Tempest (Tempest #1)

By Julie Cross

Publisher: St. Martin’s Griffin
Publication Date: January 17, 2012
Genre: Young Adult Paranormal
Source: Publisher

The year is 2009. Nineteen-year-old Jackson Meyer is a normal guy… he’s in college, has a girlfriend… and he can travel back through time. But it’s not like the movies – nothing changes in the present after his jumps, there’s no space-time continuum issues or broken flux capacitors – it’s just harmless fun.

That is… until the day strangers burst in on Jackson and his girlfriend, Holly, and during a struggle with Jackson, Holly is fatally shot. In his panic, Jackson jumps back two years to 2007, but this is not like his previous time jumps. Now he’s stuck in 2007 and can’t get back to the future.

Desperate to somehow return to 2009 to save Holly but unable to return to his rightful year, Jackson settles into 2007 and learns what he can about his abilities.

But it’s not long before the people who shot Holly in 2009 come looking for Jackson in the past, and these “Enemies of Time” will stop at nothing to recruit this powerful young time-traveler. Recruit… or kill him.

Piecing together the clues about his father, the Enemies of Time, and himself, Jackson must decide how far he’s willing to go to save Holly… and possibly the entire world.

Goodreads Summary

I knew this was going to be different for me when I picked it if for no other reason than I don’t normally read books written from the POV of male characters. I was really taken with the blurb though (and you know, the cover), loved the concept and even liked the idea that this would be a finite, three book series. I was really disappointed that the only thing that lived up to its promise was the concept – there were problems everywhere else.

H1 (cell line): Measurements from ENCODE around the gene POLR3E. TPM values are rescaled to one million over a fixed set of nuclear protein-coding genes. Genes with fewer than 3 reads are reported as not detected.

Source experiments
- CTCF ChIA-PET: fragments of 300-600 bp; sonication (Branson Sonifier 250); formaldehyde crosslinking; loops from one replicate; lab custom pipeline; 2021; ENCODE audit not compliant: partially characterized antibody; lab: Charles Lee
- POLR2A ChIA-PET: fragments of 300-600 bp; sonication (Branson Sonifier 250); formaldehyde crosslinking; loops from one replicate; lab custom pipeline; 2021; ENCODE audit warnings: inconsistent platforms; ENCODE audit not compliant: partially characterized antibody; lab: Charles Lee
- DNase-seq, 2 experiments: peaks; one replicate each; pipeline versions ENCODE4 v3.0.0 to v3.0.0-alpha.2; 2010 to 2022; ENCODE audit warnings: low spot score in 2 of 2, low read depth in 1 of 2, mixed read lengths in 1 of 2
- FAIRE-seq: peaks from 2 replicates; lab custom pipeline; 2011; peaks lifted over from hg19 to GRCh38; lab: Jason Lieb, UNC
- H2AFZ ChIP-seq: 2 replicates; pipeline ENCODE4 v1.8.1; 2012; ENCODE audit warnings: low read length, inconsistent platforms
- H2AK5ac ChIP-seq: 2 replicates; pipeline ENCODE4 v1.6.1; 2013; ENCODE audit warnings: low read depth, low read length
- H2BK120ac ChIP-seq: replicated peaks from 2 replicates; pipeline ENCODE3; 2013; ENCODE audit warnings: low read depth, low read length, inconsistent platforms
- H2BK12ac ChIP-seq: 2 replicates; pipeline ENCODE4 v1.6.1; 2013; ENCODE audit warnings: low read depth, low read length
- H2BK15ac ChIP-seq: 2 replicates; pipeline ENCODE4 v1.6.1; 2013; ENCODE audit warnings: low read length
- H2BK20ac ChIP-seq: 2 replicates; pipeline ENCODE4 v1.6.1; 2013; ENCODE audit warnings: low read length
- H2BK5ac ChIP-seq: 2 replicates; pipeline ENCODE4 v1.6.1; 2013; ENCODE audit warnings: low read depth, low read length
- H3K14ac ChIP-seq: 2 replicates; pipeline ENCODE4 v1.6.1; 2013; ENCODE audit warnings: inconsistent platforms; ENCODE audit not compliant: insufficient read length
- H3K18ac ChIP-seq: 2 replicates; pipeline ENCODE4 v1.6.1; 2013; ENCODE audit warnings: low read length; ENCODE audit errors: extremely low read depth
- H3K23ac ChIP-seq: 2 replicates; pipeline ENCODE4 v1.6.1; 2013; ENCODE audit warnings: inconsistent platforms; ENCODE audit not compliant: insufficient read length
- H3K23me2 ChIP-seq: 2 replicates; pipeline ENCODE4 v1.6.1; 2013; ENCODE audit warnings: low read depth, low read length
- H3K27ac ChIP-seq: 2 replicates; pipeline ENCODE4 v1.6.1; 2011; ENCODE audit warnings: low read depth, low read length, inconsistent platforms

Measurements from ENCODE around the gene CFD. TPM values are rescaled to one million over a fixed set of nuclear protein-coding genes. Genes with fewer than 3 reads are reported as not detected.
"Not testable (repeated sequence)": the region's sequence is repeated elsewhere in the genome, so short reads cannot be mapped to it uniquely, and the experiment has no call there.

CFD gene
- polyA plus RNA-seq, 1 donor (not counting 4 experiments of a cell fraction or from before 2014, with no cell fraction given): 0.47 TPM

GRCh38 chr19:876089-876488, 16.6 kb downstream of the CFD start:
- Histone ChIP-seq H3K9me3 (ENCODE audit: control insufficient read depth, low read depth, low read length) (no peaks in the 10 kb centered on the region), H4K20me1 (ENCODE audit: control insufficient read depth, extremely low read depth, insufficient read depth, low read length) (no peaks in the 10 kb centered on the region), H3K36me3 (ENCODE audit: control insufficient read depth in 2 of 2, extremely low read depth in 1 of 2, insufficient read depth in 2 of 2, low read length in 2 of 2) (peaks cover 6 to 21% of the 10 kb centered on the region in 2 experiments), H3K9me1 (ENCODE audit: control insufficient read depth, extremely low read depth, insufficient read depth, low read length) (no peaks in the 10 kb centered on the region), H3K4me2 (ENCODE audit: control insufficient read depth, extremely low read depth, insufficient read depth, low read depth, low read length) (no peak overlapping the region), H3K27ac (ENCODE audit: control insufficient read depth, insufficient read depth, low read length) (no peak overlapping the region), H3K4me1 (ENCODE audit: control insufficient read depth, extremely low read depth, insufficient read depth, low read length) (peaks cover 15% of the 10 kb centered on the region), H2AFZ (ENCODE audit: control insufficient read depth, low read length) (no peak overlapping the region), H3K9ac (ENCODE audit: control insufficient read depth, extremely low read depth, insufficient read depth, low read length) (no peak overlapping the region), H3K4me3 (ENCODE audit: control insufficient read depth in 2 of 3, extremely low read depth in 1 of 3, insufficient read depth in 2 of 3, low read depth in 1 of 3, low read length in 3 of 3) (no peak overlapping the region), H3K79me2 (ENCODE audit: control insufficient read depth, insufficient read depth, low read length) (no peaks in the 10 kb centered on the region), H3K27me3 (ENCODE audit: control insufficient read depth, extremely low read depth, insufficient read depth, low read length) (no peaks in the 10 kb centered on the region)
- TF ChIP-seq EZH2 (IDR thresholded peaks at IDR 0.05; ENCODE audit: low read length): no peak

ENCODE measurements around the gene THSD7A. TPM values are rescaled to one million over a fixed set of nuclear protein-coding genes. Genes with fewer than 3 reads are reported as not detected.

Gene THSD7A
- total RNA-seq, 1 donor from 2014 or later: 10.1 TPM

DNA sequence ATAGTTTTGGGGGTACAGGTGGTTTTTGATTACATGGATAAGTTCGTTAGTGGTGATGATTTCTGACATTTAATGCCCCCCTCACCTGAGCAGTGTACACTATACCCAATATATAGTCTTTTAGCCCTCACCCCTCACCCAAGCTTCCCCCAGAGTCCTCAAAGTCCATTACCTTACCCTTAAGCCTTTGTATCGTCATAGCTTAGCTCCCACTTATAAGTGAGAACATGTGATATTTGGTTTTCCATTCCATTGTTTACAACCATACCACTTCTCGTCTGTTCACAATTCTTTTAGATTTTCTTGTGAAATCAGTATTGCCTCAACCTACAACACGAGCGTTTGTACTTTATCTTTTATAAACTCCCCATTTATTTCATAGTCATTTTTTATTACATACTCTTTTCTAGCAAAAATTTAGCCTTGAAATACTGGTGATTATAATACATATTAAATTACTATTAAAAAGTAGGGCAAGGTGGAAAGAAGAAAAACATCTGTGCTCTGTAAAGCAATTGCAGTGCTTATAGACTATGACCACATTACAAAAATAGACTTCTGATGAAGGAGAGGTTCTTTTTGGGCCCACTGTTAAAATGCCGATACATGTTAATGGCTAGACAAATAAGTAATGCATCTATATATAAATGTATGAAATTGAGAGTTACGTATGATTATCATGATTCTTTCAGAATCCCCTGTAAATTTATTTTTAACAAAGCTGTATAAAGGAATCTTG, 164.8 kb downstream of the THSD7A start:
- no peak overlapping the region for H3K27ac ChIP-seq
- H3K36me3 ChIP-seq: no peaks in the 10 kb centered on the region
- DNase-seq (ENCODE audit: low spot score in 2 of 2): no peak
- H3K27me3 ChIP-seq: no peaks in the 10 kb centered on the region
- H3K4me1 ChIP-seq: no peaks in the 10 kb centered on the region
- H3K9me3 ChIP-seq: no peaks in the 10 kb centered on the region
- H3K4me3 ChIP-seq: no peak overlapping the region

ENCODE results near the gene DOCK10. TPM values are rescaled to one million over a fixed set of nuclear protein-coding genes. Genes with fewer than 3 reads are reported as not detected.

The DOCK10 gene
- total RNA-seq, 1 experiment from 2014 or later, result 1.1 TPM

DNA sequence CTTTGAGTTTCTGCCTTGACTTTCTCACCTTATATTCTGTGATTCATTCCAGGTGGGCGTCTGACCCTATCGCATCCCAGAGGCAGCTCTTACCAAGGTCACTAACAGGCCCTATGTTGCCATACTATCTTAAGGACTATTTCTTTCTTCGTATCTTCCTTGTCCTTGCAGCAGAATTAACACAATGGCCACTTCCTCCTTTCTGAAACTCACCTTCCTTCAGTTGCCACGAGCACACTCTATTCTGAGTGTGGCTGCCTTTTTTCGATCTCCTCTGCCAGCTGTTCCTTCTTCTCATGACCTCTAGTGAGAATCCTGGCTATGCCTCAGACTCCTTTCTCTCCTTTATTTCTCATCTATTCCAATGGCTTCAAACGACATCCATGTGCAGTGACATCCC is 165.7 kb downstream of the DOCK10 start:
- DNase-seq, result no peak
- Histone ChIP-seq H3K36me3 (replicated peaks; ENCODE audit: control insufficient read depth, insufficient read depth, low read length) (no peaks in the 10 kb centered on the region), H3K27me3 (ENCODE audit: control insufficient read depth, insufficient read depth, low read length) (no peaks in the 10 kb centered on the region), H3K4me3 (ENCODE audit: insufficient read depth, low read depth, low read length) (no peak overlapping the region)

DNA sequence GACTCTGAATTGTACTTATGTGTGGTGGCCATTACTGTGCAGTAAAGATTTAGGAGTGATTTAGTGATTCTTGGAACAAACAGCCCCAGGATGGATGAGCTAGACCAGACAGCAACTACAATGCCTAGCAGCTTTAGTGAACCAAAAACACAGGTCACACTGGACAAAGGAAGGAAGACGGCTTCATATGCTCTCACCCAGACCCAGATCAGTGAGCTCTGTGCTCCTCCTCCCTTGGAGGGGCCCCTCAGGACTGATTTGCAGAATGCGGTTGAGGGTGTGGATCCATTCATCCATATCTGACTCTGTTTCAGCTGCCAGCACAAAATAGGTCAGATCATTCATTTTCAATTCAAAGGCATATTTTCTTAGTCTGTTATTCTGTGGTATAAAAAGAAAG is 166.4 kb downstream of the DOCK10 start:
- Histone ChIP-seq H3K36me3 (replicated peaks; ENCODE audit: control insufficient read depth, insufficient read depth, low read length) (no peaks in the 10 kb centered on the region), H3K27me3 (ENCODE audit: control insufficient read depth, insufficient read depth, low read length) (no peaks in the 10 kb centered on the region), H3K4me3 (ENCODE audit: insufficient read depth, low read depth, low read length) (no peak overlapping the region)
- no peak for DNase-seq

College student Jackson is a jumper – purely by accident, he found he could go back a short distance in time for a little while then send himself back into his body in the current timeline as if almost no time had passed. The jumping experiments he’s been running with his best friend Adam draw attention from some ominous-looking men and his girlfriend Holly ends up shot – and Jackson instinctively jumps, ending up in 2007, farther back than he’s ever jumped before.

From there, the story splits in a couple of directions and is one good example of what worked and what failed here. Jackson’s father looms over one half, either one of the good guys or the ultimate evil doer. There’s a nice smart story about the history of the jumpers, the factions and fanatics. Then the story just gets overloaded with junk – people I don’t care about who barely appear, information that serves no purpose, repetitive scenes that don’t forward the plot one inch and a barge full of red herrings.

When Jackson isn’t trying to figure out whether his father is trying to kill him or who the bad jumpers are, he’s trying to get a date with 2007 Holly by working as a janitor at the gym where she teaches. She’s still in high school, by the way. He also tracks down Adam and quickly convinces him that he’s Future Jackson and enlists his help. It’s all very easy, very unbelievable – the story seemed to produce a tiny little deus ex machina every few chapters.